Courtesy and Safety Considerations
And, there is the courtesy issue. While a common method of “flying wide” may help the faster/slower issue, it does nothing to “merge” the traffic and make it easier to see and follow in the pattern. How many times have you been told you were number “X”, and you could find all but one of those targets – and that one wound up being wide and low – or wide and high?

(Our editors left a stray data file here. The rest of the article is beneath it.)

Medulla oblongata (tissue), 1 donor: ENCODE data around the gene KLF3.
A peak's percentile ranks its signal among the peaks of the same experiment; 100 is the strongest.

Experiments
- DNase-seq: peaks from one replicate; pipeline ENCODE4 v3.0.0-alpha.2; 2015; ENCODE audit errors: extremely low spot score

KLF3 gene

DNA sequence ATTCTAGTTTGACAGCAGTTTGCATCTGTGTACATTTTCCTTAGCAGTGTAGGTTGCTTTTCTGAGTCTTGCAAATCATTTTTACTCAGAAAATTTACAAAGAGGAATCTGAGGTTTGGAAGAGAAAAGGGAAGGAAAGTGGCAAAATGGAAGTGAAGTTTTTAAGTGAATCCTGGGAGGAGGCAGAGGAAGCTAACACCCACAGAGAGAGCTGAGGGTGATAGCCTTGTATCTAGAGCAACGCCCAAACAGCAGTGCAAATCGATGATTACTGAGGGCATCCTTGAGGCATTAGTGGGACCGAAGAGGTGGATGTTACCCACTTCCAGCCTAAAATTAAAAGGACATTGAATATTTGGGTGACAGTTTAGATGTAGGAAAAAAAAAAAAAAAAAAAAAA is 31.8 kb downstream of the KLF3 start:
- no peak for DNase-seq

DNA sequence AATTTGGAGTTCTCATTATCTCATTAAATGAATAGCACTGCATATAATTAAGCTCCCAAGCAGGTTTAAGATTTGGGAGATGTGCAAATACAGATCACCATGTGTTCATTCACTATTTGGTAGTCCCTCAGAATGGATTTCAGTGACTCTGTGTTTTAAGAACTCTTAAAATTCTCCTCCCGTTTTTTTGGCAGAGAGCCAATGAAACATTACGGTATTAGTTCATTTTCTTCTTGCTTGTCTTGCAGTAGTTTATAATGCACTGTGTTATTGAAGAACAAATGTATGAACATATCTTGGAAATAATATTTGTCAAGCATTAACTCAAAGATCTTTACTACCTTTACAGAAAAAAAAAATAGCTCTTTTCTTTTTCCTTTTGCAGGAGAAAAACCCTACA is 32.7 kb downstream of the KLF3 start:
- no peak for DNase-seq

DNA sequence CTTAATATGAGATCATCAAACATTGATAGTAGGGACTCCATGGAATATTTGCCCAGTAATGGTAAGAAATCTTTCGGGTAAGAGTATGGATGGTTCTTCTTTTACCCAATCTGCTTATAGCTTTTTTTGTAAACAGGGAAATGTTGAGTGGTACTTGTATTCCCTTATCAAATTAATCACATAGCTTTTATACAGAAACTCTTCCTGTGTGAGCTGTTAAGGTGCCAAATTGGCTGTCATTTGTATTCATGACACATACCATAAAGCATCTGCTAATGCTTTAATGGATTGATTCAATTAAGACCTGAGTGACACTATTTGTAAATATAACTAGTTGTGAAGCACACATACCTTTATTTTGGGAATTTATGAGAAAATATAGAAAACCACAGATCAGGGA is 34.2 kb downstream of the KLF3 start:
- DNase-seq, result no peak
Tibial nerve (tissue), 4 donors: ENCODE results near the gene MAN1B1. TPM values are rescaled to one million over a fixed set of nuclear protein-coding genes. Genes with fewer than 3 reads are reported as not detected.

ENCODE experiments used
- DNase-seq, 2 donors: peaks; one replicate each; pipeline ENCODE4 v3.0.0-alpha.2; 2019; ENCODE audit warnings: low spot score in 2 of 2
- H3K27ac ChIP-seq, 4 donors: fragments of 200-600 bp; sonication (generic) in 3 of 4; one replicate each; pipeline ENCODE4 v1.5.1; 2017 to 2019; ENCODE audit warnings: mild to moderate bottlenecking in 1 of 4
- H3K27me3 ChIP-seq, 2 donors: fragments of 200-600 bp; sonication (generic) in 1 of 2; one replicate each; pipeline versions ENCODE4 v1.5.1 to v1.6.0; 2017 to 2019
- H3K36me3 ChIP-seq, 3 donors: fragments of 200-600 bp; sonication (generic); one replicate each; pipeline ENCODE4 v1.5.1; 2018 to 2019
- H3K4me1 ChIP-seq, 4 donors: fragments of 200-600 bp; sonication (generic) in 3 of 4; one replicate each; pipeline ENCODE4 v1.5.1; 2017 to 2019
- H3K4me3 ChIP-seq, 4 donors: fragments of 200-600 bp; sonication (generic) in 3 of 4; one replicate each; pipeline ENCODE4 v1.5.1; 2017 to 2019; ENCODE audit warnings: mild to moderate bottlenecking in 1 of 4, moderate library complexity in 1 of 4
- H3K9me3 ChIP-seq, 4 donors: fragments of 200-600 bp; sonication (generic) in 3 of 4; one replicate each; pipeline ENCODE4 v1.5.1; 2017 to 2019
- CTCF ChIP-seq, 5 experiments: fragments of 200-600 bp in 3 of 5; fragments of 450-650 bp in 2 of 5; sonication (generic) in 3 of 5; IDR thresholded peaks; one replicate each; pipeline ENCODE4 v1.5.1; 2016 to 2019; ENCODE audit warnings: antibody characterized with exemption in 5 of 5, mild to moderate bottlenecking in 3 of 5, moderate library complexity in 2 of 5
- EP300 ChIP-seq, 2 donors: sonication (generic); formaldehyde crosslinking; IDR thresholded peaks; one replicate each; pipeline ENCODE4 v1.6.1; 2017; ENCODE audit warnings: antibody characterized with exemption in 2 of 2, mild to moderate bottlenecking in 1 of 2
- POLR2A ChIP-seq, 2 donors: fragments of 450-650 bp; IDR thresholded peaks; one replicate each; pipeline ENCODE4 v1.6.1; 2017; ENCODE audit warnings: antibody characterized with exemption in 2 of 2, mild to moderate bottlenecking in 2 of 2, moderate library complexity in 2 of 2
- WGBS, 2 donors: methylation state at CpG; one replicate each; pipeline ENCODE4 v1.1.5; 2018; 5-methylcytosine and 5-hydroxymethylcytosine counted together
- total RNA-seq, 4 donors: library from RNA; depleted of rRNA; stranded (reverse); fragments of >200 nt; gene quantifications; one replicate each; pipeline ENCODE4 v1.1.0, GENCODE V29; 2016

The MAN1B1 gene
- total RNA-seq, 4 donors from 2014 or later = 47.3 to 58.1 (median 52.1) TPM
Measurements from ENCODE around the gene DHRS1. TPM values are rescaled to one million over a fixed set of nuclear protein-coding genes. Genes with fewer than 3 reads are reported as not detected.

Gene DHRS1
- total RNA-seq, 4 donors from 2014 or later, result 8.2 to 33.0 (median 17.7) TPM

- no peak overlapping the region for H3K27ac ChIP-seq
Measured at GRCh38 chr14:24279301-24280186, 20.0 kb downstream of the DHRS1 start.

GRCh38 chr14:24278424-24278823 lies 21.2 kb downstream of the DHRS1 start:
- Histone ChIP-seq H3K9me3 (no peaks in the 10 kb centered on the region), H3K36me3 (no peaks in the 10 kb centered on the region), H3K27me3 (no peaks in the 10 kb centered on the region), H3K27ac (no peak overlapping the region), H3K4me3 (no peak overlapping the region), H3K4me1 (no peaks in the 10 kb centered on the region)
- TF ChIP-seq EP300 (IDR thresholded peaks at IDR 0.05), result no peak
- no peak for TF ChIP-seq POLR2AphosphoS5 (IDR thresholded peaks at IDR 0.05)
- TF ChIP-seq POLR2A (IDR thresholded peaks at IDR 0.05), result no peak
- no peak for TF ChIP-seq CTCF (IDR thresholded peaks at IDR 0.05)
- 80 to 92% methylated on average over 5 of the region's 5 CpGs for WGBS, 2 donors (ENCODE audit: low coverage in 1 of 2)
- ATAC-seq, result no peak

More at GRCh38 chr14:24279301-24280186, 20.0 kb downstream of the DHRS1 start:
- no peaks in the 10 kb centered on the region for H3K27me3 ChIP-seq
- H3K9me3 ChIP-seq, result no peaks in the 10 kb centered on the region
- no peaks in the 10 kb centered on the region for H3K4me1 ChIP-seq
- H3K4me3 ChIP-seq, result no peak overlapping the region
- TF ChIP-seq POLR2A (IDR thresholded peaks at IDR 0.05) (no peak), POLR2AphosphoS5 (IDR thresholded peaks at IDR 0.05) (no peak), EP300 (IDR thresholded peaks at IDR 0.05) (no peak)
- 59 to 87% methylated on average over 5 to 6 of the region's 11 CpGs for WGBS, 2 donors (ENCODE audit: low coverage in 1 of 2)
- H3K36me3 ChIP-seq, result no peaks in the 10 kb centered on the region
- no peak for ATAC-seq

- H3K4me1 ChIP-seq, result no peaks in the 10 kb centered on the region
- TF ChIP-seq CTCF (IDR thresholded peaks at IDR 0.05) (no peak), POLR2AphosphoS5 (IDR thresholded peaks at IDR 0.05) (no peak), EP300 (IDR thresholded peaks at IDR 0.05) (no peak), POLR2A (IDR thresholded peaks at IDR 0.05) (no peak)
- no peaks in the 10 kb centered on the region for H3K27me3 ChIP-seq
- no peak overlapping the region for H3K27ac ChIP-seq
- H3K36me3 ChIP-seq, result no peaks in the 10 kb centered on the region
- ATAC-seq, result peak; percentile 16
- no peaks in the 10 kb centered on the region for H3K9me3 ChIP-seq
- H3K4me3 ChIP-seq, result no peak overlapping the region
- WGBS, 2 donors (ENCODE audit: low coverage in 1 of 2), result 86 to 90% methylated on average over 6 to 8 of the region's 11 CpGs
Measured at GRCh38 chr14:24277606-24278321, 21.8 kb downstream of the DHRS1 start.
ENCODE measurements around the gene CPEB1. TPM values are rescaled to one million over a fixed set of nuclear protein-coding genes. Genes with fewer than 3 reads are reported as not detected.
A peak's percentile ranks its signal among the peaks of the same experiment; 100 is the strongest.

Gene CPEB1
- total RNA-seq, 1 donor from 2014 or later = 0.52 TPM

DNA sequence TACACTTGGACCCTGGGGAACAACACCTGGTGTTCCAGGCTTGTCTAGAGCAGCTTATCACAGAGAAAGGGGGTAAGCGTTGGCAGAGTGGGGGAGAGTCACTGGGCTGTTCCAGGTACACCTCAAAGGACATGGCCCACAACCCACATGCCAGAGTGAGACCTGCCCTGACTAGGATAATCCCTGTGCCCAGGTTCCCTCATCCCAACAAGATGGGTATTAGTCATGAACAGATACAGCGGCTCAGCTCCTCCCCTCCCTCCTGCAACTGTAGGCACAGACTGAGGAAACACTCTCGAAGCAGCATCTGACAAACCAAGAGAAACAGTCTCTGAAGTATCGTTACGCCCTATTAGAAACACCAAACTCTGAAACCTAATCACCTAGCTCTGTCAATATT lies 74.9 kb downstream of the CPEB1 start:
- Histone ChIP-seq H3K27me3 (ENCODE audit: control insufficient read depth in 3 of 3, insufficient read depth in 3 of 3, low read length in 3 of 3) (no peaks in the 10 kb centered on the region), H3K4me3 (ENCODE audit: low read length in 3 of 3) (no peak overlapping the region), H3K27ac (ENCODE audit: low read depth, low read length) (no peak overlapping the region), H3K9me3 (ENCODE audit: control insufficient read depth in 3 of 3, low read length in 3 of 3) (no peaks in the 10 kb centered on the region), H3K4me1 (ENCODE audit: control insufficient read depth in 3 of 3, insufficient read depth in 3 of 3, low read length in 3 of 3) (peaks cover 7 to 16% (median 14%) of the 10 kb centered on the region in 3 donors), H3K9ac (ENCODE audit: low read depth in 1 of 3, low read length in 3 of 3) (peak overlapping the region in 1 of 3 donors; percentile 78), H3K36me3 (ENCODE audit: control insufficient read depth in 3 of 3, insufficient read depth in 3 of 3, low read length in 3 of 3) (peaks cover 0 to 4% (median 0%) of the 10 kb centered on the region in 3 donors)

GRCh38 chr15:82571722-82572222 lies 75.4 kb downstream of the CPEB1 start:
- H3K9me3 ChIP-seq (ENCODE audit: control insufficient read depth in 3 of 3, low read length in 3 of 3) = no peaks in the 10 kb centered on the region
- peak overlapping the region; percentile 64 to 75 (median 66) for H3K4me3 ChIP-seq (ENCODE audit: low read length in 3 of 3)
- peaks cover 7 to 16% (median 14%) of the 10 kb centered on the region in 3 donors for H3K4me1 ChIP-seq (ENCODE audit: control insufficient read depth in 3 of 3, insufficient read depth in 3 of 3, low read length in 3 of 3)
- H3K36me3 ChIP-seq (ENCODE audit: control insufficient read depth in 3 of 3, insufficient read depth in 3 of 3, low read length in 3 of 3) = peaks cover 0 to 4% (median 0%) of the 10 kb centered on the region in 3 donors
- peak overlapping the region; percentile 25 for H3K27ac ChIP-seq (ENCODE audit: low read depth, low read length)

From a safety perspective, getting your airplane into a configuration that will allow for good flow and orderly progression to the airport also helps the controllers at controlled airports, as well as pilots at non-controlled airports. So why, then, do so many pilots not use, or shy from using, flaps on their approaches? I chalk it up to either lack of recent training or fear of flaps – and we can do something about both of those. It is an easy one to do, and it will make you look like a hero when the pilots with whom you fly find how much easier they can deal with patterns and approaches.